Catholic volunteers help clean up after storm

Friday, Sep. 18, 2020
Catholic volunteers help clean up after storm Photo 1 of 2
The Sept. 8 windstorm downed 21 trees at Mount Calvary Catholic Cemetery in Salt Lake City. IC photo/Linda Petersen
By Laura Vallejo
Intermountain Catholic

SALT LAKE CITY — After hurricane-force winds caused extensive damage in northern Utah on Sept. 8, downing hundreds of trees, the Catholic community joined forces to lend a hand.
Judge Memorial Catholic High School students started collecting debris off the streets, as well as cutting up the branches of damaged trees, as a way to do their Christian service hours.
“A lot of the students could not do the services in the places that they used to, due to the COVID-19 restrictions,” said Celina Poppe, director of the JMCHS campus ministry, so helping clean up after the storm was a good opportunity to meet this requirement. Also, “coming together in difficult moments to help each other and the environment, is what Christian service is about,” she said.
Even before the windstorm hit, the school was looking to find outdoor settings where students could fulfill their service hours, she said.
The storm cleanup “was something that they could do in their neighborhood to get them hours and to give a hand to those most in need in a safe, secure matter,” said Poppe, who also helped with the recovery efforts. “Because we were outside, we could stay six feet away from each other, and we were working for the good of each other. … We are really called to come together in these times of need, of uncertainty, of challenges.”
While Poppe and some students were out cutting up several downed trees, some neighbors approached and began working alongside them, she said. 
“We are part of a Christian community that is called to come together, and this was just one of those instances where we can do it being safe,” she said.
On Sept. 9, the Utah Knights of Columbus posted a Facebook plea for its members to help clean up the storm damage at the Carmelite monastery in Holladay, where about a dozen trees had been damaged. On Sept. 12, 47 members of the Knights of Columbus, as well as some family members, arrived at the Carmelite monastery with chain saws, hand saws and other tools to do the work.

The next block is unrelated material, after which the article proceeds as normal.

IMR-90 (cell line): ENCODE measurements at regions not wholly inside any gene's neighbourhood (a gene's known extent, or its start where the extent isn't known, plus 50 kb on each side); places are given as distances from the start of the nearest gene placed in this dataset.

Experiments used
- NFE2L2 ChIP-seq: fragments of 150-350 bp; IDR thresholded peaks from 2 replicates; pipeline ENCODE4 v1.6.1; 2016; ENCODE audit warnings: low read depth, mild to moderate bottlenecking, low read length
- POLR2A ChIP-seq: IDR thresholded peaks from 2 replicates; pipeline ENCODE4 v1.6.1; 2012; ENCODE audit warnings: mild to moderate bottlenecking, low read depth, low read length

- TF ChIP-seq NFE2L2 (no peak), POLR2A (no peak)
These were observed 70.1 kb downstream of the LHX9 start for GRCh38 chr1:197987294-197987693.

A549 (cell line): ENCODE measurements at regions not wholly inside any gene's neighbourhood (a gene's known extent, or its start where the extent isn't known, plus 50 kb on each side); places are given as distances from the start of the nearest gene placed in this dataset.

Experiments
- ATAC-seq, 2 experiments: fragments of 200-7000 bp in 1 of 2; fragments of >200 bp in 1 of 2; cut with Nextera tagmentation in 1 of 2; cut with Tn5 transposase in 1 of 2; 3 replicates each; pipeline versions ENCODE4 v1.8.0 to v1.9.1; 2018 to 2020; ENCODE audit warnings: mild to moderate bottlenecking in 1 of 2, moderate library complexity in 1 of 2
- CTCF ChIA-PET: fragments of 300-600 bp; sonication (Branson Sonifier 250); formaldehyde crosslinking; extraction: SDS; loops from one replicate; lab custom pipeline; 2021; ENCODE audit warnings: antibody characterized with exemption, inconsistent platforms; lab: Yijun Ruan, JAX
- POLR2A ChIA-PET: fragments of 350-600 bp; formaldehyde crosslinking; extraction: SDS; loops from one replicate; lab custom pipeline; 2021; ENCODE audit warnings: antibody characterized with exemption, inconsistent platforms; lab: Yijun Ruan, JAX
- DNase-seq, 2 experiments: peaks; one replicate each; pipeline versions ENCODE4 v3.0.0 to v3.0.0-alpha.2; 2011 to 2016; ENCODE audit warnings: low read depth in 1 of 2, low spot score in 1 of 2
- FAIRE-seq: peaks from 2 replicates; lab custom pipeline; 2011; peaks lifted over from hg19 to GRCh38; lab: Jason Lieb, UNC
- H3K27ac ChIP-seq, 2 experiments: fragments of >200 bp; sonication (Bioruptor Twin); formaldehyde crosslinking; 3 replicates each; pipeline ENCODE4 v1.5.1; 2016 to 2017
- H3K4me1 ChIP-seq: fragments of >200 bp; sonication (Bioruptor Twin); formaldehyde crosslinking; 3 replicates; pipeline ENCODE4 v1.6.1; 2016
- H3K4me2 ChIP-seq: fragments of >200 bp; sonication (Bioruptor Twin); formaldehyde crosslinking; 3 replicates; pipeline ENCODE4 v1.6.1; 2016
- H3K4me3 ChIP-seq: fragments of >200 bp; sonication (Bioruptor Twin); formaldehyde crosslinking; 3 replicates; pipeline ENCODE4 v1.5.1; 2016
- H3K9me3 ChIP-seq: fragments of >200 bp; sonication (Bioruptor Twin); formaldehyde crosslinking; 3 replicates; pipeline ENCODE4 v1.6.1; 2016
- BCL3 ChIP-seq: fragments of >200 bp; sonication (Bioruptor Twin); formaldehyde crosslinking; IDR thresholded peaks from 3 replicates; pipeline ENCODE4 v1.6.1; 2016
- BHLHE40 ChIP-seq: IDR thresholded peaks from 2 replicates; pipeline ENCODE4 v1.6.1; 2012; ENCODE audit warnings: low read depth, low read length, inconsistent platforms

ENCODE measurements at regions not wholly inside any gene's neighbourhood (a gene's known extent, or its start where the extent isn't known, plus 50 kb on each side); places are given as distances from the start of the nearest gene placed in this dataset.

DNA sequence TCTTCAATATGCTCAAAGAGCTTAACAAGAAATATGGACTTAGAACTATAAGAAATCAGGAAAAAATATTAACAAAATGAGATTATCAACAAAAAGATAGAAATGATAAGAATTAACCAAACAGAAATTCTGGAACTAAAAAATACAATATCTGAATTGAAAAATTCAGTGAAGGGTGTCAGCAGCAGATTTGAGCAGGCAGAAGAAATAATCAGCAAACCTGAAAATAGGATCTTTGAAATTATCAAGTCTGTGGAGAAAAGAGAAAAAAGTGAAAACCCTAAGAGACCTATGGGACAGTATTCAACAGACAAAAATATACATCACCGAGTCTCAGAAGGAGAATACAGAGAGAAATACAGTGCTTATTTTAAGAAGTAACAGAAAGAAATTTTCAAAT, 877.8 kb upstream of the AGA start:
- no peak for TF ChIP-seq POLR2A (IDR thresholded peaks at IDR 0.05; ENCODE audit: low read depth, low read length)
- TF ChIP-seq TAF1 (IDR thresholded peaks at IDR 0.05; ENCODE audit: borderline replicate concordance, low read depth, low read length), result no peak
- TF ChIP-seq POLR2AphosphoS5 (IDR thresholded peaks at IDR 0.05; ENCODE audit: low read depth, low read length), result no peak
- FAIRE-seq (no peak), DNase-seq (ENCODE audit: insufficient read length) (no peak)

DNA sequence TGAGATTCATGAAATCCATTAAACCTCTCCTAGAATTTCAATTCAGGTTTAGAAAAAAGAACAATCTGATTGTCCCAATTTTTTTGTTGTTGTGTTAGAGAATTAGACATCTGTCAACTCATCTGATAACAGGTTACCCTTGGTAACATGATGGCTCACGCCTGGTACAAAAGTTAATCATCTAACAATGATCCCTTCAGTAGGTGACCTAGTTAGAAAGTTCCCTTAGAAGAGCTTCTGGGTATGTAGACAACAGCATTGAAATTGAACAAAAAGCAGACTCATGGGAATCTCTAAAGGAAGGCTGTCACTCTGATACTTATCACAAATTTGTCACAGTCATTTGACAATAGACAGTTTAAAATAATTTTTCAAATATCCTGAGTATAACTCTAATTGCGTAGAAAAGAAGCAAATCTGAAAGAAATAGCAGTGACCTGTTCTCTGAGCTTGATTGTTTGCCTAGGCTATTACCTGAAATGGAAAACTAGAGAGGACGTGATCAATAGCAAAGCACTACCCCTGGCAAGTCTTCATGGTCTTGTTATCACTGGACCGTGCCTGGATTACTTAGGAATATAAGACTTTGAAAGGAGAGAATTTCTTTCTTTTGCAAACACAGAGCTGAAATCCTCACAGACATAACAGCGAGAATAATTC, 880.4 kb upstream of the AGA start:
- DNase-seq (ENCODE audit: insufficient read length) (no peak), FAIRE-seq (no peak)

“The damage to our property, including the uprooting and splitting of trees along with fallen branches, was devastating, especially after having tended and nurtured this land for many years,” wrote Mother Therese Bui in her thank-you letter to the Knights. “Our efforts alone to clear out the debris and restore the beautiful landscape would have been slow and disheartening. We were tremendously relieved and deeply touched to receive your generous assistance and wholehearted support. … Words cannot express the peace and joy you have given us as we see our home restored and can once again walk along the nature paths in quiet communion with God. ”
In other parts of the diocese, preliminary reports of storm damage came from the Cathedral of the Madeleine, the parishes of Holy Family and St. Olaf, The Madeleine Choir School and the Pastoral Center. At Mount Calvary Catholic Cemetery, 21 trees were downed or damaged, several waterlines were broken, the flagpole was destroyed, and numerous grave markers were uprooted, said John Curtice, the cemetery director.
Intermountain Catholic editor Marie Mischel contributed to this article.

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